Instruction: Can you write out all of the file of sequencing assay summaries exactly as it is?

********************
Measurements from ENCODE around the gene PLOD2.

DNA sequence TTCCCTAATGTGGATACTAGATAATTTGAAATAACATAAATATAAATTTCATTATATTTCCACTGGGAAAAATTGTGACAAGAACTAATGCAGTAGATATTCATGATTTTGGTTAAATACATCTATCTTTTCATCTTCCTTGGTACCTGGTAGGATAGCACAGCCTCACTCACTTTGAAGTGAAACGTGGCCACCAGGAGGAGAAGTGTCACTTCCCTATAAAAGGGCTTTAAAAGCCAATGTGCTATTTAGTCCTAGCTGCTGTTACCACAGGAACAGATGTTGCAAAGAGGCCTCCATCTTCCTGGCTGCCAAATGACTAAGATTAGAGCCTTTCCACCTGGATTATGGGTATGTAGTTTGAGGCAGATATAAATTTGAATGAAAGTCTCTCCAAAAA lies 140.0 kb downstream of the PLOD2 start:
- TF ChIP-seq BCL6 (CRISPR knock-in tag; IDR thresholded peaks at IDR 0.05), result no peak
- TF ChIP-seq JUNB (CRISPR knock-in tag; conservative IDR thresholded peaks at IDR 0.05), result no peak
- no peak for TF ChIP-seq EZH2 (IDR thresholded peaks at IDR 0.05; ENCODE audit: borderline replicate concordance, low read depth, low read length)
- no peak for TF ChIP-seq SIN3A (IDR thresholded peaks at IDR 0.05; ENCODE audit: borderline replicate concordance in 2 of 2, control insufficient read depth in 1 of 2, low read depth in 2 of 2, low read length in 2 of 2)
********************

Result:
Measurements from ENCODE around the gene PLOD2.

DNA sequence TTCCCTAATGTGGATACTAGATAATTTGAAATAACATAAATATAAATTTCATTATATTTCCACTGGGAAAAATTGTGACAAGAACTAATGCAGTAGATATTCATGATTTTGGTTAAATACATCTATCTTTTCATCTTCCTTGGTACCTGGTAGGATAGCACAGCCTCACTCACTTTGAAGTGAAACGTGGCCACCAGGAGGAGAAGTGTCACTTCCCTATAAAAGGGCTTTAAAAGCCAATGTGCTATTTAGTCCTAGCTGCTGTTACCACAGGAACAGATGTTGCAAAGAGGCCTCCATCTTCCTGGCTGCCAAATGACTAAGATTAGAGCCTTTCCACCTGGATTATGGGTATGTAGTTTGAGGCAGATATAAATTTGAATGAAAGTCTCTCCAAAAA lies 140.0 kb downstream of the PLOD2 start:
- TF ChIP-seq BCL6 (CRISPR knock-in tag; IDR thresholded peaks at IDR 0.05), result no peak
- TF ChIP-seq JUNB (CRISPR knock-in tag; conservative IDR thresholded peaks at IDR 0.05), result no peak
- no peak for TF ChIP-seq EZH2 (IDR thresholded peaks at IDR 0.05; ENCODE audit: borderline replicate concordance, low read depth, low read length)
- no peak for TF ChIP-seq SIN3A (IDR thresholded peaks at IDR 0.05; ENCODE audit: borderline replicate concordance in 2 of 2, control insufficient read depth in 1 of 2, low read depth in 2 of 2, low read length in 2 of 2)